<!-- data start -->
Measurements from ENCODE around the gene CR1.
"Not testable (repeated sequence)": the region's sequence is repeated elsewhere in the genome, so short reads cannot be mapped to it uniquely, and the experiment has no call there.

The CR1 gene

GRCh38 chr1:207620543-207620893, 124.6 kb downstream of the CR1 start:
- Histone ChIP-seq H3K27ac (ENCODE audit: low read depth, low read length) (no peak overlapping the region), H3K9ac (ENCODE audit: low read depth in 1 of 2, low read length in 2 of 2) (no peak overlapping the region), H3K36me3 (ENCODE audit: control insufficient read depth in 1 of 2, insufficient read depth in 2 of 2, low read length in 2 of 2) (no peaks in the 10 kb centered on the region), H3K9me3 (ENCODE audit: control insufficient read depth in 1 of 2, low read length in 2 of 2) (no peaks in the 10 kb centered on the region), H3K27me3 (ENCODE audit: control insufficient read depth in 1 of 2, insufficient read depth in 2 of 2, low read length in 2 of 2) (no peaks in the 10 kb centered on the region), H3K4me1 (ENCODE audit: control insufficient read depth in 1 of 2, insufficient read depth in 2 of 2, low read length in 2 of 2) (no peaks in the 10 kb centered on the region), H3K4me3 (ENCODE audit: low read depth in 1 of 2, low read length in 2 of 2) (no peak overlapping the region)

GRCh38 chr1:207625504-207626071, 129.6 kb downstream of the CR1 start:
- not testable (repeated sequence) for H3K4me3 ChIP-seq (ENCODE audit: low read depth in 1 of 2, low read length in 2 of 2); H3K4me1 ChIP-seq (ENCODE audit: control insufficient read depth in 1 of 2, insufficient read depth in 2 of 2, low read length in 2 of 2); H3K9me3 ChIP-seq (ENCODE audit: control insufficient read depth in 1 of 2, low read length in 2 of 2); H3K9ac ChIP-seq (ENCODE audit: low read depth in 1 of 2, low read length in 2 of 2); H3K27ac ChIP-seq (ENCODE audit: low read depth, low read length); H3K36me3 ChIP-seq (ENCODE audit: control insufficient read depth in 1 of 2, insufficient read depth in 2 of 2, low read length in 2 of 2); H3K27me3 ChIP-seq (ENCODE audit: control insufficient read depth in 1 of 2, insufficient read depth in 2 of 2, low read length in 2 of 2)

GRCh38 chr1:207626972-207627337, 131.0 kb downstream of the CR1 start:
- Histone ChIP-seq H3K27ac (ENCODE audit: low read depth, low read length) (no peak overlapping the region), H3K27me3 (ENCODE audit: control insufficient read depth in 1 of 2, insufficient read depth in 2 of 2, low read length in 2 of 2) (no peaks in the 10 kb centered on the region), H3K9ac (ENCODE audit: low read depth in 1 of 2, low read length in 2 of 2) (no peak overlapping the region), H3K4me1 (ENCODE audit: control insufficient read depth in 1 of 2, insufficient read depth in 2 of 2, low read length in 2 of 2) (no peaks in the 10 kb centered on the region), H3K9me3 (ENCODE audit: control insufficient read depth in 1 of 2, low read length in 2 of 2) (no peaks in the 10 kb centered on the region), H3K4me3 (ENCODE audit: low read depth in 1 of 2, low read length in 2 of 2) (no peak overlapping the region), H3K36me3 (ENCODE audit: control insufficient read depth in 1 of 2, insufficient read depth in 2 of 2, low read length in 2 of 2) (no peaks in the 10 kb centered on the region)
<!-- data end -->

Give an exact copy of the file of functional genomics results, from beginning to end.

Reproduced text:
Measurements from ENCODE around the gene CR1.
"Not testable (repeated sequence)": the region's sequence is repeated elsewhere in the genome, so short reads cannot be mapped to it uniquely, and the experiment has no call there.

The CR1 gene

GRCh38 chr1:207620543-207620893, 124.6 kb downstream of the CR1 start:
- Histone ChIP-seq H3K27ac (ENCODE audit: low read depth, low read length) (no peak overlapping the region), H3K9ac (ENCODE audit: low read depth in 1 of 2, low read length in 2 of 2) (no peak overlapping the region), H3K36me3 (ENCODE audit: control insufficient read depth in 1 of 2, insufficient read depth in 2 of 2, low read length in 2 of 2) (no peaks in the 10 kb centered on the region), H3K9me3 (ENCODE audit: control insufficient read depth in 1 of 2, low read length in 2 of 2) (no peaks in the 10 kb centered on the region), H3K27me3 (ENCODE audit: control insufficient read depth in 1 of 2, insufficient read depth in 2 of 2, low read length in 2 of 2) (no peaks in the 10 kb centered on the region), H3K4me1 (ENCODE audit: control insufficient read depth in 1 of 2, insufficient read depth in 2 of 2, low read length in 2 of 2) (no peaks in the 10 kb centered on the region), H3K4me3 (ENCODE audit: low read depth in 1 of 2, low read length in 2 of 2) (no peak overlapping the region)

GRCh38 chr1:207625504-207626071, 129.6 kb downstream of the CR1 start:
- not testable (repeated sequence) for H3K4me3 ChIP-seq (ENCODE audit: low read depth in 1 of 2, low read length in 2 of 2); H3K4me1 ChIP-seq (ENCODE audit: control insufficient read depth in 1 of 2, insufficient read depth in 2 of 2, low read length in 2 of 2); H3K9me3 ChIP-seq (ENCODE audit: control insufficient read depth in 1 of 2, low read length in 2 of 2); H3K9ac ChIP-seq (ENCODE audit: low read depth in 1 of 2, low read length in 2 of 2); H3K27ac ChIP-seq (ENCODE audit: low read depth, low read length); H3K36me3 ChIP-seq (ENCODE audit: control insufficient read depth in 1 of 2, insufficient read depth in 2 of 2, low read length in 2 of 2); H3K27me3 ChIP-seq (ENCODE audit: control insufficient read depth in 1 of 2, insufficient read depth in 2 of 2, low read length in 2 of 2)

GRCh38 chr1:207626972-207627337, 131.0 kb downstream of the CR1 start:
- Histone ChIP-seq H3K27ac (ENCODE audit: low read depth, low read length) (no peak overlapping the region), H3K27me3 (ENCODE audit: control insufficient read depth in 1 of 2, insufficient read depth in 2 of 2, low read length in 2 of 2) (no peaks in the 10 kb centered on the region), H3K9ac (ENCODE audit: low read depth in 1 of 2, low read length in 2 of 2) (no peak overlapping the region), H3K4me1 (ENCODE audit: control insufficient read depth in 1 of 2, insufficient read depth in 2 of 2, low read length in 2 of 2) (no peaks in the 10 kb centered on the region), H3K9me3 (ENCODE audit: control insufficient read depth in 1 of 2, low read length in 2 of 2) (no peaks in the 10 kb centered on the region), H3K4me3 (ENCODE audit: low read depth in 1 of 2, low read length in 2 of 2) (no peak overlapping the region), H3K36me3 (ENCODE audit: control insufficient read depth in 1 of 2, insufficient read depth in 2 of 2, low read length in 2 of 2) (no peaks in the 10 kb centered on the region)